Rick was attending public school two years later, when a five-mile benefit run was held for a local lacrosse player who had been paralyzed in an accident. Rick wanted to participate. Dick was not a runner, but agreed to push Rick in his wheelchair. During the run, Rick felt as though he simply wasn't handicapped anymore - he was just one of the runners. Wanting to give Rick this feeling as often as possible, Dick ran in an increasing number of events with his son.

As "Team Hoyt" began competing in earnest in the late 1970s, they were often treated as outsiders and avoided by other competitors. What began as a way for Rick Hoyt to experience inclusion and equality broadened. It became a way to send a message that, as Rick said, "everybody should be included in everyday life." The duo's first Boston Marathon in 1981 yielded a finish in the top quarter of the field, and attitudes began changing. "In the beginning no one would come up to me," recalled Rick. Now, he says, "many athletes will come up to me before the race or triathlon to wish me luck."

Dick has ran, ridden and swam literally thousands of miles to be with and support his son. This has enabled Rick to live a full and purposeful life - but it turns out that, in a way, Rick has saved his father's life as well. After a mild heart attack, Dick's doctors told him that he may have died 15 years ago if he weren't in such good shape.

Team Hoyt's total commitment to each other and to what they do ensures that they are constantly challenging themselves. In addition to their athletic events, the Hoyts tour the country to speak about their experiences. They have also established the Hoyt Fund, which is supports educational and technological efforts surrounding persons with disabilities. They anticipate running their 26th Boston Marathon in April.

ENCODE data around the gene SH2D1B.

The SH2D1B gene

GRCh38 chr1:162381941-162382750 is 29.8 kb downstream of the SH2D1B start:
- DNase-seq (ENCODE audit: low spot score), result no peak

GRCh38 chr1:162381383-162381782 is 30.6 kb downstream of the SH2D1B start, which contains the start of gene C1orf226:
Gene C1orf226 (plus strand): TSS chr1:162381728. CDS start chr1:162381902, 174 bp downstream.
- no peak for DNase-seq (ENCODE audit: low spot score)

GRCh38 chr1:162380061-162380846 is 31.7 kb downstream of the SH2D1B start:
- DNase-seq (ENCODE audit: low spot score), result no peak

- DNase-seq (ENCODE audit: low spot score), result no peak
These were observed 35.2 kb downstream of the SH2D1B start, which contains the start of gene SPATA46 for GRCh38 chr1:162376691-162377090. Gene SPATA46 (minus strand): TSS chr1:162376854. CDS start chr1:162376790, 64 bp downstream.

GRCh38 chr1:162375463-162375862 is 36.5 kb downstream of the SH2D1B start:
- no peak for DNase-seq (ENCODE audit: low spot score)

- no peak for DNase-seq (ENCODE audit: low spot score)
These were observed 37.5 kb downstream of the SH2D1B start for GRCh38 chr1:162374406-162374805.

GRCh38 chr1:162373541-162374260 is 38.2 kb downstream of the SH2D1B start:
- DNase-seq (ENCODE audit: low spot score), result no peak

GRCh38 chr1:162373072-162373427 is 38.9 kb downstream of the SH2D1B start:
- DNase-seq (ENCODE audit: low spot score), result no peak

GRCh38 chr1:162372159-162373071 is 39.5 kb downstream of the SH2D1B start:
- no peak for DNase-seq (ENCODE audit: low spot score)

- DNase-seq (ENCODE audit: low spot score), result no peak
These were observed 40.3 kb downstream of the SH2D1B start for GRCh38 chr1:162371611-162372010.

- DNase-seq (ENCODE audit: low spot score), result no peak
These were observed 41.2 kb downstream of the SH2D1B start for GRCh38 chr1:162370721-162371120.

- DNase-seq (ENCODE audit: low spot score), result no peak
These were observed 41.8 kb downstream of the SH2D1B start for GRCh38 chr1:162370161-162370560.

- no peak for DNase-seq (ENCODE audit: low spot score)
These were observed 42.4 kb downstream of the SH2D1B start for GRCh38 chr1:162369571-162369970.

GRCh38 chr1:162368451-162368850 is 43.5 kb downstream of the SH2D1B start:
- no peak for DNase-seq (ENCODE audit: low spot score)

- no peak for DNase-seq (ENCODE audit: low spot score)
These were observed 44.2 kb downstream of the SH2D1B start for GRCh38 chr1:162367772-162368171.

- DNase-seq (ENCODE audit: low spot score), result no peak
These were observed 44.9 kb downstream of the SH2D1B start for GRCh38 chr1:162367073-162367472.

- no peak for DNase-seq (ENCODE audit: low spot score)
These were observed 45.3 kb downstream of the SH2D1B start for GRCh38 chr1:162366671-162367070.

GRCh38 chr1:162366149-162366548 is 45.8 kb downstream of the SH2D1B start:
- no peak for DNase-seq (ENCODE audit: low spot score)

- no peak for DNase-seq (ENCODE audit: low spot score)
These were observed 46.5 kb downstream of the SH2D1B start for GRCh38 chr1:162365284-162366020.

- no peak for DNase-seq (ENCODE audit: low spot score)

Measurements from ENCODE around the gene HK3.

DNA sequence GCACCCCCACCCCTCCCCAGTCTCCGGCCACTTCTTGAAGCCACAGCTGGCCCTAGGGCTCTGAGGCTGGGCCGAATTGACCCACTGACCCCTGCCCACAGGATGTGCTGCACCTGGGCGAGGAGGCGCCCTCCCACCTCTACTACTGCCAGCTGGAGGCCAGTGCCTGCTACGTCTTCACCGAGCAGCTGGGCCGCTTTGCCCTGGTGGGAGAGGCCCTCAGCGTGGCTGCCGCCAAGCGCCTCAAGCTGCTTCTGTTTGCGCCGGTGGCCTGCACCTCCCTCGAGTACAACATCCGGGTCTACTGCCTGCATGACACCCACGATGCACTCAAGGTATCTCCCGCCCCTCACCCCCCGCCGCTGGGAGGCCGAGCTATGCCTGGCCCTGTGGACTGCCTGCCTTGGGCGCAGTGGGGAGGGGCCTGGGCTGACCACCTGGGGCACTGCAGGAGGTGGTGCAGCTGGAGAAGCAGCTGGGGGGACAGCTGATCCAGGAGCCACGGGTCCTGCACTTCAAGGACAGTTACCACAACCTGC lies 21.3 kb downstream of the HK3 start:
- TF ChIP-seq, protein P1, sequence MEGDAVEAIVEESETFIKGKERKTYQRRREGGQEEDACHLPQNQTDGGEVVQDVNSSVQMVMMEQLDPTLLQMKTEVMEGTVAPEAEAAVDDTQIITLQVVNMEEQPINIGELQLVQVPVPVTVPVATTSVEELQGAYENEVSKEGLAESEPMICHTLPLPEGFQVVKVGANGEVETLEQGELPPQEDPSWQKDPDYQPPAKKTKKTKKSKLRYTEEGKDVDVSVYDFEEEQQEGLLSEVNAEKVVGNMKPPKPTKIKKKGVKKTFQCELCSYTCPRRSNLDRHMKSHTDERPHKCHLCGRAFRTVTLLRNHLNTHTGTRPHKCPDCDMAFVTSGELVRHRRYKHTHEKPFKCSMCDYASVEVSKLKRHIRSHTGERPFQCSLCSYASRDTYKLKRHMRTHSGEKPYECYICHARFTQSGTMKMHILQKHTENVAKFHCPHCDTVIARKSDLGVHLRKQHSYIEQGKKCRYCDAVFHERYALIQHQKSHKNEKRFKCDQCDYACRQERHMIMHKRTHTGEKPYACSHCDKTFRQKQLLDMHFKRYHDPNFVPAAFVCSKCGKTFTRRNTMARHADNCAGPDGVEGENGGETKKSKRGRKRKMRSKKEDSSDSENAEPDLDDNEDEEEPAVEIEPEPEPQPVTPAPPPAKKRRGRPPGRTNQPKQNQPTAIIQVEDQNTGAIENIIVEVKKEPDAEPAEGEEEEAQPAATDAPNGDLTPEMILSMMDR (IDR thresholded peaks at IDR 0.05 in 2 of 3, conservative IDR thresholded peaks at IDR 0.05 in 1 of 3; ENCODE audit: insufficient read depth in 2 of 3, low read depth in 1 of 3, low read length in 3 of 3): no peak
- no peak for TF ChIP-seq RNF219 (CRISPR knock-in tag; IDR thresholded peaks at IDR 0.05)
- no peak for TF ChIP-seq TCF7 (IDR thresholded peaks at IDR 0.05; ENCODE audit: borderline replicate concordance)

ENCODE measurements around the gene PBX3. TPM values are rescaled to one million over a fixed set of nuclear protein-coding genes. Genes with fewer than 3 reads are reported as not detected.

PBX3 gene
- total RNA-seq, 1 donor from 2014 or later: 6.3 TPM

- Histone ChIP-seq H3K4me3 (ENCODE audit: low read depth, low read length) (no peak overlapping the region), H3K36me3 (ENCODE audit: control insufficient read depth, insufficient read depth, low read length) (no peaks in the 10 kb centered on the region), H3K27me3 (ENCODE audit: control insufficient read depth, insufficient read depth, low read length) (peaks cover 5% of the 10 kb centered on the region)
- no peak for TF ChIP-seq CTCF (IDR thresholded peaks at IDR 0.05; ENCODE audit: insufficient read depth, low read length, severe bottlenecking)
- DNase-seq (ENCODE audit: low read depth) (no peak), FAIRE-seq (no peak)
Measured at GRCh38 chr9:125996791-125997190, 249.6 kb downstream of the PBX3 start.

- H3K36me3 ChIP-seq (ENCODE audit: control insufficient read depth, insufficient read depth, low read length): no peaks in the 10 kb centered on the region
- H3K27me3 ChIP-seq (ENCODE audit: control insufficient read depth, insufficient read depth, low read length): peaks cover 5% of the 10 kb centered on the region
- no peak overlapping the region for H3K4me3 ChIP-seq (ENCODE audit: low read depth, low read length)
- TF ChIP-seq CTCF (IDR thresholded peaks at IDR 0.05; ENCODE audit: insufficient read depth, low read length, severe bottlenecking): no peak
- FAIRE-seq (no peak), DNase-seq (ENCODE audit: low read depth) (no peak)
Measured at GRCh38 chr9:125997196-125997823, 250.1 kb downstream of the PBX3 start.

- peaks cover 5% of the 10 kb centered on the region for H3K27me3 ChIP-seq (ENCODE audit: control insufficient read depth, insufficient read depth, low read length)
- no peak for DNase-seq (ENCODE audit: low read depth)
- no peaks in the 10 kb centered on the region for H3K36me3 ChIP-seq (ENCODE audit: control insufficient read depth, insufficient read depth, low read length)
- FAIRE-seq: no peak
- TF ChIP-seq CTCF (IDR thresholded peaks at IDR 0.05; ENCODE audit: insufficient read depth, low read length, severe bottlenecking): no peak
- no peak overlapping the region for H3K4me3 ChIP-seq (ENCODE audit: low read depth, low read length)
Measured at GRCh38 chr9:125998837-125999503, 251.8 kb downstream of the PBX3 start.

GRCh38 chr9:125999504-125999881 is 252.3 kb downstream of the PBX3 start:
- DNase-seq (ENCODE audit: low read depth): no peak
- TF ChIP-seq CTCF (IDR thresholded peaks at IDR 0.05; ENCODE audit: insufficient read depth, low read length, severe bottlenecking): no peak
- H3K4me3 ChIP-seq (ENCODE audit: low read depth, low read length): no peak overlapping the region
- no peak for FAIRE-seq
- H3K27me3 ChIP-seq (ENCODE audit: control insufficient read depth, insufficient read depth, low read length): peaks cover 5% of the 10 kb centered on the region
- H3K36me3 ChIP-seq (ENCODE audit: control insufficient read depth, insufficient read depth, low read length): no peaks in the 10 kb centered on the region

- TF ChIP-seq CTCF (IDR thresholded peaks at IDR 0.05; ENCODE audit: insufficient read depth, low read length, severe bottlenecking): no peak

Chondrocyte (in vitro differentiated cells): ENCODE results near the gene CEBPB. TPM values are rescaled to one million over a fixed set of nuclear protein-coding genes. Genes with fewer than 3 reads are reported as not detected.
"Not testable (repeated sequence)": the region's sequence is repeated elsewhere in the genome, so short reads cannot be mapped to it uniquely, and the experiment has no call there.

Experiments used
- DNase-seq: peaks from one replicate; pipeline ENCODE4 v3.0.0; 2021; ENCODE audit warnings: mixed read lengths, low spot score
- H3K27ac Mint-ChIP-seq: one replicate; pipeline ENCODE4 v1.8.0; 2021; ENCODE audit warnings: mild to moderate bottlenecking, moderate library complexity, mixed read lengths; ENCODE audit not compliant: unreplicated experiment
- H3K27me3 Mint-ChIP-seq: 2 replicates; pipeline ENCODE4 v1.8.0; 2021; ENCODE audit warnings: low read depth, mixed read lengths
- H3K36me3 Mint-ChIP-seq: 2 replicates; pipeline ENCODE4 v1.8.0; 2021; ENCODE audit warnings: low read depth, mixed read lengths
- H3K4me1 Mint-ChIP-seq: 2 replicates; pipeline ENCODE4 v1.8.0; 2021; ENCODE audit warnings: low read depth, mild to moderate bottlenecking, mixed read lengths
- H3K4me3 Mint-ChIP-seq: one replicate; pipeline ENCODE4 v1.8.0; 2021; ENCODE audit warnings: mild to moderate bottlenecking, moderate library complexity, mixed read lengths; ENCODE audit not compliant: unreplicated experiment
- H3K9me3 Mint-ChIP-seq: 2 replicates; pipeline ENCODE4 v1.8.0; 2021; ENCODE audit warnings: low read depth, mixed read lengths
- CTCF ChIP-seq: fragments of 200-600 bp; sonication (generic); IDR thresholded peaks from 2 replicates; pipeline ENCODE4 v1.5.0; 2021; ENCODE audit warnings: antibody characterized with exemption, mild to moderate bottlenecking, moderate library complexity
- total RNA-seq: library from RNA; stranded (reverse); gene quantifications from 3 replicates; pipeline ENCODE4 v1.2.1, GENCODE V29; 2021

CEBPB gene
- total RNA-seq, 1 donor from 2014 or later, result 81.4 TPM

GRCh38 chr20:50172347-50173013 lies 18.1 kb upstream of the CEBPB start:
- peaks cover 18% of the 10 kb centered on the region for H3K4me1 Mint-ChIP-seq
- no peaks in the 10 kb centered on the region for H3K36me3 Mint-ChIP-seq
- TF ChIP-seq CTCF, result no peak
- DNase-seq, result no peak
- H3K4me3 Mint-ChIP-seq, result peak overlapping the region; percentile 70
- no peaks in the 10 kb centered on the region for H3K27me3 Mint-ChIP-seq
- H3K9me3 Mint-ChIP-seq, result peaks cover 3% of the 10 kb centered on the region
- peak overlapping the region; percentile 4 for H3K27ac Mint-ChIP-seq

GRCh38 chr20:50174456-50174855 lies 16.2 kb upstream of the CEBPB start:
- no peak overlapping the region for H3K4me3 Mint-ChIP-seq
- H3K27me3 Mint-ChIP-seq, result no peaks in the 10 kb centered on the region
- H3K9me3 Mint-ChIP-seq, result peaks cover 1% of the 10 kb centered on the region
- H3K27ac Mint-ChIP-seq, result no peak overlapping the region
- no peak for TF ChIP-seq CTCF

Friday, May 9, 2008

Can you suffer from chronic tiredness?

Learn what chronic tiredness is and how you can manage it.

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Thursday, May 1, 2008

Why Does the Brain Need So Much Power?

It is well established that the brain uses more energy than any other human organ, accounting for up to 20 percent of the body's total haul.

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Saturday, April 26, 2008

The Face Betrays Deceiver's True Emotions

The researchers were able to discern rare “microexpressions,” flashes of true emotion that show briefly, from one-fifth to one-25th of a second, on the faces of participants when instructed to deceive.

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Friday, April 25, 2008

Scientists Have Found Real Proof that Astrology is Rubbish

Scientists have found astrology to be rubbish. Its central claim - that our human characteristics are moulded by the influence of the Sun, Moon and planets at the time of our birth - appears to have been debunked once and for all and beyond doubt by the most thorough scientific study ever made into it.

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Thursday, April 17, 2008

12 Tips to Improve the Quality of Your Free Time

Are you happier at your job, or during your free time? Unless you’ve followed the research of Mihaly Csikszentmihalyi you would probably be surprised at the actual answer. He conducted studies which recorded peoples current levels of happiness at random points both during work and off-hours.